Former Outpatient Service Company Charged $1.85 Million for Violating the False Claims Act, Defrauding Veterans
A Cincinnati-based outpatient health services company will pay $1.85 million to resolve allegations of the False Claims Act, the Department of Justice (DOJ) announced today. The DOJ accused Sterling Medical Associates Inc. (Sterling) of submitting false claims to the Department of Veterans Affairs (VA) by failing to schedule veteran’s medical appointments at two clinics in Minnesota.
A contract awarded to Sterling by the VA in 2013 included requirements to schedule appointments within 14 days of the veteran’s requested appointment date. The DOJ alleged that, between July 2013 and April 2014, Sterling did not schedule patient appointments in compliance with these requirements and changed requested appointment dates to make wait times appear shorter.
“We expect companies doing business with the government to comply with their contractual obligations, particularly when they relate to the health of our veterans,” said Assistant Attorney General Jody Hunt of the Department of Justice’s Civil Division. “The Department is committed to ensuring that our veterans receive the timely medical care that they need and deserve.”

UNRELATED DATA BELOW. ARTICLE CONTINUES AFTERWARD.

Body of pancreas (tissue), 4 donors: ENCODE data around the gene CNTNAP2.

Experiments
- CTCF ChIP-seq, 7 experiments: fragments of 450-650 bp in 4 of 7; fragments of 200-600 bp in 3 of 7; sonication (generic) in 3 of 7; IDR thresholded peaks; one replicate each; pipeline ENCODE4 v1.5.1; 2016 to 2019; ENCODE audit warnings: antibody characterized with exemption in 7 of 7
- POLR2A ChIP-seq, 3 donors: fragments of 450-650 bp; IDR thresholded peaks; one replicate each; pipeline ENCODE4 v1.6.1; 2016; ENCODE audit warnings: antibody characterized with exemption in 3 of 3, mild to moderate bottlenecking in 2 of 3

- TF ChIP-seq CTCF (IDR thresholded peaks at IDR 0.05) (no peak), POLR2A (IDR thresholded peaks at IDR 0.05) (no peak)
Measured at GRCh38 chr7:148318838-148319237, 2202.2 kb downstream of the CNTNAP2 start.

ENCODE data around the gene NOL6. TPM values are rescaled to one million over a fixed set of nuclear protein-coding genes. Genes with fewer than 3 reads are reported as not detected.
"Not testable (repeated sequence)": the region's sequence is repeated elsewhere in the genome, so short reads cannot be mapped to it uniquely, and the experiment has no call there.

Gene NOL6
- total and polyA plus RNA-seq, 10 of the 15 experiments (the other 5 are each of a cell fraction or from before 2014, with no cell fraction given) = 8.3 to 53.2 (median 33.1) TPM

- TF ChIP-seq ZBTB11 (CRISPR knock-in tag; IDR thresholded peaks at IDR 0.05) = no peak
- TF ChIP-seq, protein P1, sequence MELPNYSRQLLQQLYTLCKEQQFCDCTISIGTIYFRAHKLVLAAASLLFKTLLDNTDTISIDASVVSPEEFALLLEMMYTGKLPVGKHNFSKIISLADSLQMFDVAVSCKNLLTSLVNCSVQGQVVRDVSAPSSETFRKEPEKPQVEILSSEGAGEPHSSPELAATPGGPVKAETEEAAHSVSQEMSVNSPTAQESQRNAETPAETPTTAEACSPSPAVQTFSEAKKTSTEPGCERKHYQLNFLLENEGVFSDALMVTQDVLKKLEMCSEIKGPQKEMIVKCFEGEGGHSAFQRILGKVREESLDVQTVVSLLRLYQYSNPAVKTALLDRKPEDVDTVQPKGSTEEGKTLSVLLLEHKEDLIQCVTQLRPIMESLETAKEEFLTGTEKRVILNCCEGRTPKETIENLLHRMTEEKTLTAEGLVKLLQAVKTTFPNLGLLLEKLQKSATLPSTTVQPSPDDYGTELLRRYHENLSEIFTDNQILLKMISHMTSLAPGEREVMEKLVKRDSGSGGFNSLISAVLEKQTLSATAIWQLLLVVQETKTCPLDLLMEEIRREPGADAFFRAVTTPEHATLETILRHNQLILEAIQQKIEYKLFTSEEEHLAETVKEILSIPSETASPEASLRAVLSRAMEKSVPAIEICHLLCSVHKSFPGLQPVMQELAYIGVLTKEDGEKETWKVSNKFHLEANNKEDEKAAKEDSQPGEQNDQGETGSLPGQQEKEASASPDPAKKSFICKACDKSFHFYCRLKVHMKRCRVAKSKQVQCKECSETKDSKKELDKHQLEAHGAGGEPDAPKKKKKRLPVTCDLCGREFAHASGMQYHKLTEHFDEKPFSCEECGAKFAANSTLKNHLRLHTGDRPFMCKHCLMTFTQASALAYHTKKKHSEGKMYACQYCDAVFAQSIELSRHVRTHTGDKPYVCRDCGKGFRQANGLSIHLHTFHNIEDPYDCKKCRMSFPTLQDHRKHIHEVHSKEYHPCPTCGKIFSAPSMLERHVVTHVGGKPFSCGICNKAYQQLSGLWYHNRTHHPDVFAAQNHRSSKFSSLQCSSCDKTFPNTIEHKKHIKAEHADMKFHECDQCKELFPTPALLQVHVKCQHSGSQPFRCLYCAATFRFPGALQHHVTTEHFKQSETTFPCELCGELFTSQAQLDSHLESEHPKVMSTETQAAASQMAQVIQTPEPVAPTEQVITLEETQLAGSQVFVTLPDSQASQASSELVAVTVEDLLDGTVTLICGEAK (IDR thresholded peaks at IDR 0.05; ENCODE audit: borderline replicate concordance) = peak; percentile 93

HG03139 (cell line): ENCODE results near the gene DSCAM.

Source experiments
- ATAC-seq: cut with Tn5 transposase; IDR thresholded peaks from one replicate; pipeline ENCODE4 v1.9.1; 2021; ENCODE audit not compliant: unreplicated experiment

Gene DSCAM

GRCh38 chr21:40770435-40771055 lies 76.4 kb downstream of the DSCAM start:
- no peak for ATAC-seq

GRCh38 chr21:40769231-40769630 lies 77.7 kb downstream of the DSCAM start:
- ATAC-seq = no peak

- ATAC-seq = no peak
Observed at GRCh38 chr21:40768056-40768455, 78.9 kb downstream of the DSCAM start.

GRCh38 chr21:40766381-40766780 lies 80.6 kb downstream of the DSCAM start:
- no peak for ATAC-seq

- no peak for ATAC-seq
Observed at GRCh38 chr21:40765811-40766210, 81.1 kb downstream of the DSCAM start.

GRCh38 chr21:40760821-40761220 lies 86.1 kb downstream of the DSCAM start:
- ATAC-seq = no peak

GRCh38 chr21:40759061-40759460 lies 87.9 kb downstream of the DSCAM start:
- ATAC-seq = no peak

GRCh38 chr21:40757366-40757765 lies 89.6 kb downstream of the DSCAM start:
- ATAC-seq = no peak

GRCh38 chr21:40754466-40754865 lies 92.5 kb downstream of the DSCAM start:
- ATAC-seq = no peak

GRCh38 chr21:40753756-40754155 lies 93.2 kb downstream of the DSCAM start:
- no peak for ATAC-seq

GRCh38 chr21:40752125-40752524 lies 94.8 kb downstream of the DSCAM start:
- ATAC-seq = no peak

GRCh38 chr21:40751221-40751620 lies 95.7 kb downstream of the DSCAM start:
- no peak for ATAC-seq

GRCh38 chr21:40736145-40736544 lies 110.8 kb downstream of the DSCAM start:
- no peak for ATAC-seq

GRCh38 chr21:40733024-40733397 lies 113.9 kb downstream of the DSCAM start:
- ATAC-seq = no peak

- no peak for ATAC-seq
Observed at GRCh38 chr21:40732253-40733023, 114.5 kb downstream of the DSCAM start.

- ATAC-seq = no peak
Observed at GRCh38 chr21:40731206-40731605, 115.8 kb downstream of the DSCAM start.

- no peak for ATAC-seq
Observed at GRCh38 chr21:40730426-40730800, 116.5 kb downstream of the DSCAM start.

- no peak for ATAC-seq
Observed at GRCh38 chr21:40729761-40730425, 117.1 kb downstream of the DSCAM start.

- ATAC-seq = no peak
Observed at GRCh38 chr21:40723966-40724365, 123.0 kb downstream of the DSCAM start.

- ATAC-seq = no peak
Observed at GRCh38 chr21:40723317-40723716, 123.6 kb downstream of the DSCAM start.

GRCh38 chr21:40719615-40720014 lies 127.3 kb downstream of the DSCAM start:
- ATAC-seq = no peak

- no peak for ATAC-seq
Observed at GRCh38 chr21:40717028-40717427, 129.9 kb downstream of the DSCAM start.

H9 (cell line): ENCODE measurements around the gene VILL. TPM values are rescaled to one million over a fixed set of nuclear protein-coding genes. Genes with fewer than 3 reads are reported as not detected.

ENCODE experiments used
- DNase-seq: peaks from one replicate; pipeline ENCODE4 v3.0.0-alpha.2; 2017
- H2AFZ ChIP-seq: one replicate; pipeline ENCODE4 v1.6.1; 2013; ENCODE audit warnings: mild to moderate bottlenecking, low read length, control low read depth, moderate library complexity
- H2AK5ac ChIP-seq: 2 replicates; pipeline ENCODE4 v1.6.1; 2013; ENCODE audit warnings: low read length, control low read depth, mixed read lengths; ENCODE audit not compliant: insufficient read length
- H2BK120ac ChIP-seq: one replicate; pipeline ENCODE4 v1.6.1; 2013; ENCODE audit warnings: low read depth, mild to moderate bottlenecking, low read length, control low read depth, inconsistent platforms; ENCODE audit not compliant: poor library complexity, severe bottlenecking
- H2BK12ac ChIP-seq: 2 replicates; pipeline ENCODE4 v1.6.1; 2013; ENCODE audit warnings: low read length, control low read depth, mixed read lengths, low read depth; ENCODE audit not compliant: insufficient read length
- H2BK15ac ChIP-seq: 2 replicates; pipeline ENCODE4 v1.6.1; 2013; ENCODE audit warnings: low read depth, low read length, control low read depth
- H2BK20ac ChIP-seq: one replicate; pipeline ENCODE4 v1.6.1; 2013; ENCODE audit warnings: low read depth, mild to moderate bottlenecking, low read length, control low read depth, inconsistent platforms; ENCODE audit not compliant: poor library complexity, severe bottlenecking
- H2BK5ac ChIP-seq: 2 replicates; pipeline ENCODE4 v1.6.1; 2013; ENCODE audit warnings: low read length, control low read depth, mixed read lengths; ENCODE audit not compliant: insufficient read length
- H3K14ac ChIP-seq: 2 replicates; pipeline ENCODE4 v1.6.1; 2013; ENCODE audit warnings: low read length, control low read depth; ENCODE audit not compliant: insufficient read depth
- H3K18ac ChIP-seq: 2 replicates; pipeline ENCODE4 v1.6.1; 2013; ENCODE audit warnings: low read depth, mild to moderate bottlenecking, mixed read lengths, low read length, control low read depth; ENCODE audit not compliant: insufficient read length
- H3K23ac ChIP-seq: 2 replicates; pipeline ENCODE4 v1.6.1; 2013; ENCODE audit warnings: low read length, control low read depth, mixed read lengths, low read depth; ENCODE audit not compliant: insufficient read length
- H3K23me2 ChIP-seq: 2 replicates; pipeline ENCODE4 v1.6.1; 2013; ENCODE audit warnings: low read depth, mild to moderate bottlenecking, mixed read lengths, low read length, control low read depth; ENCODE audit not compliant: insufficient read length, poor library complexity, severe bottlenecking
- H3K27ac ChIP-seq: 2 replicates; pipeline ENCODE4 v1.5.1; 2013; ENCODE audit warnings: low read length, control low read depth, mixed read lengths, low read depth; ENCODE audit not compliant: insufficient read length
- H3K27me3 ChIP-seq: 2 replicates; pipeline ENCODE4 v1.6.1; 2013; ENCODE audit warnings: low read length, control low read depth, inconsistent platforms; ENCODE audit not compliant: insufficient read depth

Whistleblowers who report Medicare fraud under the qui tam provisions of the False Claims Act are eligible for monetary awards. If the United States decides to intervene in their case, whistleblowers can receive between 15% and 25% of the total recovery. If the government does not intervene in their case, the whistleblower can move forward with the assistance of a whistleblower attorney and receive an award of not less than 25% and not more than 30% of the recoveries made.
Ben Kostyack also contributed to this article.